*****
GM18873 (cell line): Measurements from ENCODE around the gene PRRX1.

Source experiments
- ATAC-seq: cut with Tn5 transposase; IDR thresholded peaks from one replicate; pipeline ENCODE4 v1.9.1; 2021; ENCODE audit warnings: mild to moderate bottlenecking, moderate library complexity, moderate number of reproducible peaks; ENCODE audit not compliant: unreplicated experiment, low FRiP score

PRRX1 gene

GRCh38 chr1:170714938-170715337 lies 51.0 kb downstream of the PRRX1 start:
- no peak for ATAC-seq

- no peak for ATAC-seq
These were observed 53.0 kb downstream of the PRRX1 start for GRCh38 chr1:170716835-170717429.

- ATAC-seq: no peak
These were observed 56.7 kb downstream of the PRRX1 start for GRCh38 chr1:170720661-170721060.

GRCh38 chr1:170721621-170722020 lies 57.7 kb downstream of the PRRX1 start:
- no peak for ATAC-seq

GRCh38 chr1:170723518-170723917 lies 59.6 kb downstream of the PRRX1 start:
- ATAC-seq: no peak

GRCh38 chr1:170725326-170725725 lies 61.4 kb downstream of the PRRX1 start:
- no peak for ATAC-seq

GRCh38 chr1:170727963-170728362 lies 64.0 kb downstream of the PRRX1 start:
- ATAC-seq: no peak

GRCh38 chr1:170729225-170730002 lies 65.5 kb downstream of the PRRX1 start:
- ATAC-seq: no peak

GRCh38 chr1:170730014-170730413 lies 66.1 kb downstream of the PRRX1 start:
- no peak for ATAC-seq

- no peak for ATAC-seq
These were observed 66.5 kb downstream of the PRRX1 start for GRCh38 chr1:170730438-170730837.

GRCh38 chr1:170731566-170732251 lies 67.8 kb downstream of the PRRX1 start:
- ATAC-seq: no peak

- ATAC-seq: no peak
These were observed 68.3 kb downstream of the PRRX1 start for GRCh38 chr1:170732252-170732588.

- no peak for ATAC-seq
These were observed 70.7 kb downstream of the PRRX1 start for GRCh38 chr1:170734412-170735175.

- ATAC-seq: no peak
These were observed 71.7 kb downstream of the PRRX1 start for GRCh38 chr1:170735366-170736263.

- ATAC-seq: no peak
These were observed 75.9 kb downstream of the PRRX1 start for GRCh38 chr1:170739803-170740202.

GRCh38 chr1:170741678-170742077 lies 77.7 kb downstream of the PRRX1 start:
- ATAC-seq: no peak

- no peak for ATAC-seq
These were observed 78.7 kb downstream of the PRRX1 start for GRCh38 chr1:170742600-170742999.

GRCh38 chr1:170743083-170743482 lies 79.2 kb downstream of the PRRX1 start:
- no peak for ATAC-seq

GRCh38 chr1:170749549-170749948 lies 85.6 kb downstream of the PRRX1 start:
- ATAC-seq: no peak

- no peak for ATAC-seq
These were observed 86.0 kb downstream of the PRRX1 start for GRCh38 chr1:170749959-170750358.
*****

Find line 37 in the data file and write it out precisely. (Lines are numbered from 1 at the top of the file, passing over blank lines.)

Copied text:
- no peak for ATAC-seq